Intel Releases ATX 3.0 Power Supply Specification

Intel has released the final ATX 3.0 power supply specification, and it’s the biggest PSU specification change in nearly 20 years. Computer hardware has changed a lot since then, especially GPU power requirements. ATX 3.0 power supplies will hit the market throughout 2022.

The new standard officially introduces support for PCIe 5.0 graphics cards with a new 12-pin 12VHPWR connector that can deliver up to 600W. We’ve seen Nvidia release Founders Edition cards with 12-pin connectors, but they don’t are not identical to an official PCIe 5.0 slot which includes four additional sideband signals. The new connector is expected to debut with Nvidia RTX-40 and AMD RDNA 3 cards.

The fact that the cards can receive up to 600W from a single connector does not bode well for future GPU power requirements. This adds weight to some rather silly power consumption rumors floating around the internet. Some cards may require two connectors!

If nothing else, it will appeal to fans of clean builds. Getting rid of multiple 8-pin power connectors in favor of a single 12-pin connector will certainly make your cable management easier.

These extra signal pins mean it’s unclear if next-gen GPUs can accommodate the full 600W of current power supplies through 8-pin to 12-pin adapters. Three 8-pin connectors will supply 450W plus an additional 75W from the slot for a total of 525W. With that in mind, it’s advisable not to buy a high-end power supply at this time. What is the alternative? A 4 8 pin to 12 pin adapter? It’s a bit exaggerated.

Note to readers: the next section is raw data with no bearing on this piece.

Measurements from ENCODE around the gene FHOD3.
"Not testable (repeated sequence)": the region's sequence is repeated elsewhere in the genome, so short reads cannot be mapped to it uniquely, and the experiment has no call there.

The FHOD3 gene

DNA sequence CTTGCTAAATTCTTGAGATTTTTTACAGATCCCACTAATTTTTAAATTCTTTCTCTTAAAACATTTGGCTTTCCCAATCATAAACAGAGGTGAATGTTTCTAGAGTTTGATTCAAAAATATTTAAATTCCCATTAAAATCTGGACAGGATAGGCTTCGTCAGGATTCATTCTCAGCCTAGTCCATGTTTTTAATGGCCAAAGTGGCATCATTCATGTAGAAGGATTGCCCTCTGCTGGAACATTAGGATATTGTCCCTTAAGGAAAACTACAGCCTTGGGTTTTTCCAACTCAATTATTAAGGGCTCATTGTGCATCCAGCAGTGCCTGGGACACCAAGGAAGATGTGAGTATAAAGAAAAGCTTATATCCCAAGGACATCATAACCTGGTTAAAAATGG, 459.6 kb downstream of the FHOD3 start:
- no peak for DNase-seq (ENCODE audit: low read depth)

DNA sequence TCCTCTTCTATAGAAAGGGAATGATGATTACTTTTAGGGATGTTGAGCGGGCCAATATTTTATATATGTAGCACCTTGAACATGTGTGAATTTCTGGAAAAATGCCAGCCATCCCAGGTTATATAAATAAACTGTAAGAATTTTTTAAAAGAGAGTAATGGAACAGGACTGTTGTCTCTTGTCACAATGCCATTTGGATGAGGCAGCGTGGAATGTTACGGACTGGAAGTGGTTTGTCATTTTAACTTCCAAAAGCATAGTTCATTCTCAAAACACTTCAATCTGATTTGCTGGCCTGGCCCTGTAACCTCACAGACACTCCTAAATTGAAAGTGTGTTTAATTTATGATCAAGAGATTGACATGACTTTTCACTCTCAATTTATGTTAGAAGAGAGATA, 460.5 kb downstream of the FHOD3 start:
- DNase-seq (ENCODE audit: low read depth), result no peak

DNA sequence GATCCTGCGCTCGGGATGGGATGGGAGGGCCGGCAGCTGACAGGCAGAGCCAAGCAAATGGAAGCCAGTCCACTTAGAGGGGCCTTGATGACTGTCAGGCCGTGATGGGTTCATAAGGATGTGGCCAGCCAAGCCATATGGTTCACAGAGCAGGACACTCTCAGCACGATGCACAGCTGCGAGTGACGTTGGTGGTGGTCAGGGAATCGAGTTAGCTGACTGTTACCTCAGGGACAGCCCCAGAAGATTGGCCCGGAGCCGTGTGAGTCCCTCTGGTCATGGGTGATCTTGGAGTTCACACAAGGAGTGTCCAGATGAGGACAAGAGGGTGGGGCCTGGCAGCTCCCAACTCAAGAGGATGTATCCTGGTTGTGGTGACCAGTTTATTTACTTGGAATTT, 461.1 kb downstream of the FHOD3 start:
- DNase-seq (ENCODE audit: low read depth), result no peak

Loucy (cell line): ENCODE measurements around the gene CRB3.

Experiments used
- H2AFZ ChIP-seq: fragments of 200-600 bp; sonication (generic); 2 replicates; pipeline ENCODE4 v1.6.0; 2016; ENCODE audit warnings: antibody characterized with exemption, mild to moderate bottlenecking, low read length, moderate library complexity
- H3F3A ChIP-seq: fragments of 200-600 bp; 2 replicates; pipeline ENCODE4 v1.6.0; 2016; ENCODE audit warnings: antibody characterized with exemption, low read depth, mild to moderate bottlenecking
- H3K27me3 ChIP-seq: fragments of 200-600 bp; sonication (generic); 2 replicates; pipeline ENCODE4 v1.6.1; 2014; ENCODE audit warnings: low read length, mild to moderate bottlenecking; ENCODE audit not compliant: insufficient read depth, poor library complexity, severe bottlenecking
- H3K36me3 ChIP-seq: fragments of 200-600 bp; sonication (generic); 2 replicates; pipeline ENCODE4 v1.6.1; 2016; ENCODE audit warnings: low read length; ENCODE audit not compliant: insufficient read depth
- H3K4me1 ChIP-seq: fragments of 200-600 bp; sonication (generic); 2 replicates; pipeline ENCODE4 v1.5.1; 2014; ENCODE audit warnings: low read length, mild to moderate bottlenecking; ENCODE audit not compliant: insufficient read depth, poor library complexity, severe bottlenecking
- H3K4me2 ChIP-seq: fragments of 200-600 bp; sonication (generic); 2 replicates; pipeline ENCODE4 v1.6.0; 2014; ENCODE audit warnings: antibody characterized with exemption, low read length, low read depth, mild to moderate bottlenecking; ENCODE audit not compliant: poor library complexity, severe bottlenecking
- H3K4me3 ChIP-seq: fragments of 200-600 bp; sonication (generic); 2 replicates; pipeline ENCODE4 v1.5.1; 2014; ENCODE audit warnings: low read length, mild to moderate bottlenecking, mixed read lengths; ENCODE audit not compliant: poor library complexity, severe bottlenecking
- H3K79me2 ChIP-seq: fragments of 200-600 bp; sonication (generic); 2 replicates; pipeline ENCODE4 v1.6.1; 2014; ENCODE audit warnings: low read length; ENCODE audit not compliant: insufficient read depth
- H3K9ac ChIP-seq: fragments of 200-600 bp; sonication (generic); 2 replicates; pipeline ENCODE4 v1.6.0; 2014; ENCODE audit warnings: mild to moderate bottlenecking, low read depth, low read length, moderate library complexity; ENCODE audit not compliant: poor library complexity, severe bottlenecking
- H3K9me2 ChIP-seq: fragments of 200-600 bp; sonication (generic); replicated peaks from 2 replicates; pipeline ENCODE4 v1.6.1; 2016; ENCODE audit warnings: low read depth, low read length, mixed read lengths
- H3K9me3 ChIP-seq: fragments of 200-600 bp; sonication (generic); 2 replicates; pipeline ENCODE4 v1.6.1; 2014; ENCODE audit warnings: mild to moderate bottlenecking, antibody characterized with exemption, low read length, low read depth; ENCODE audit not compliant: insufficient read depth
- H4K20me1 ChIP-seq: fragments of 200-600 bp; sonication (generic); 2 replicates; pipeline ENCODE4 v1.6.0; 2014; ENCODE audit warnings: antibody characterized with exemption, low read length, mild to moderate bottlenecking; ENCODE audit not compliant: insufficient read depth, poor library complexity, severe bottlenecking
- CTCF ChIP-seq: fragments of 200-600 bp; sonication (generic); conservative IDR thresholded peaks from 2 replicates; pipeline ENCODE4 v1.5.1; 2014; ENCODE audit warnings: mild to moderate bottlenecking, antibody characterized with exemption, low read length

We have already written about the UD1000GM power supply from Gigabyte. It includes a 12-pin connector with the four additional signaling pins, but we note that it only supports ATX 2.31. We can expect clarification on 8-pin to 12-pin support as we get closer to the launch of PCIe 5.0 cards.

Gigabyte UD1000GB PG5 power supply with a 12VHPWR PCIe 5.0 power connector

(Image credit: Gigabyte)

In addition to PCIe 5.0 support, there is the new ATX12VO 2.0 specification which introduces other features aimed at providing better reliability. It makes some welcome changes to low-load efficiency, which is a weakness of even today’s most efficient power supplies. The low-load efficiency improvements are designed to help the PC industry meet increasingly stringent government energy regulations. Efficiency greater than 60% is required for 10W or 2% of maximum capacity, while efficiency greater than 70% is recommended.

ATX 3.0 PSUs will introduce a second certification standard by Cybernetics alongside the existing 80 Plus ratings. Cyber ​​certifications aren’t just about efficiency. There is also a noise level certification and related chassis soundproofing certification that will definitely help users who want a quiet build.

MSI has already launched its Creator P100A and MPG Trident AS ATX12VO systems. Both come with an ATX12VO 2.0 compatible power supply.

Given these new changes, buying a high-end power supply doesn’t make sense right now unless you don’t plan on upgrading for a while. If you want to upgrade to a Zen 4 or 13th Gen system with an RTX-40 or RDNA 3 GPU, waiting for now would be a good decision.

Alan A. Seibert